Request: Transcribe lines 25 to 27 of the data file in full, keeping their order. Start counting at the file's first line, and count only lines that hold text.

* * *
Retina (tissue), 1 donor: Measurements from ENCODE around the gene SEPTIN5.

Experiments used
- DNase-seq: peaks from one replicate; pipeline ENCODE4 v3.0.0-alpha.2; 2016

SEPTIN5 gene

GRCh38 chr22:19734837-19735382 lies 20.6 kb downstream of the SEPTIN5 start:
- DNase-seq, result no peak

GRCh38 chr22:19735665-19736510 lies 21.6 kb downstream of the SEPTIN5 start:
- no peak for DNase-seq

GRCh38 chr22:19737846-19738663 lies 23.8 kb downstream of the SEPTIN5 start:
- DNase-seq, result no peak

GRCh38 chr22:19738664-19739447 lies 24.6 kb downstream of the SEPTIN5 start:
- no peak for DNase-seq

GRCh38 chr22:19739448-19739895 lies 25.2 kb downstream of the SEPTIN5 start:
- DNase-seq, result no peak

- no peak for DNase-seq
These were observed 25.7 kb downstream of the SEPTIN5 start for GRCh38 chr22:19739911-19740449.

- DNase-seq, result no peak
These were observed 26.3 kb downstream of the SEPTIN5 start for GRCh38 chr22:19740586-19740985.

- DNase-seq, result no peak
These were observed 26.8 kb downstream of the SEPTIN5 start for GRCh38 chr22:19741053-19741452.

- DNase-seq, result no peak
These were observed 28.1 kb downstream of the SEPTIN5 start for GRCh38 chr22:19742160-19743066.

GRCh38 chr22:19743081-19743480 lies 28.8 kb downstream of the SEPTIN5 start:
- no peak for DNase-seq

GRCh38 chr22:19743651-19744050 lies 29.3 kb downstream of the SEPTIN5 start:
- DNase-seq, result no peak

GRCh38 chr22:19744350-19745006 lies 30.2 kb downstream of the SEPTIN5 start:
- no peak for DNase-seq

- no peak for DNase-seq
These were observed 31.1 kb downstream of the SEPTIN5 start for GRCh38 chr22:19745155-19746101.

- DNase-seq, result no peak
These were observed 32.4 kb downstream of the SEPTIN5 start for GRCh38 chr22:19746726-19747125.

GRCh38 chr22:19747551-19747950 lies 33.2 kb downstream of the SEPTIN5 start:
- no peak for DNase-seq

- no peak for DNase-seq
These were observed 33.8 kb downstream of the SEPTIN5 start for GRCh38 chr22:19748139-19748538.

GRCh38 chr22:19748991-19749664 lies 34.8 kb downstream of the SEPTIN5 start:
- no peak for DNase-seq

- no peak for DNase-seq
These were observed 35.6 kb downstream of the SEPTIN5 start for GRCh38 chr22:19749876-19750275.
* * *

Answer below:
GRCh38 chr22:19743651-19744050 lies 29.3 kb downstream of the SEPTIN5 start:
- DNase-seq, result no peak

GRCh38 chr22:19744350-19745006 lies 30.2 kb downstream of the SEPTIN5 start: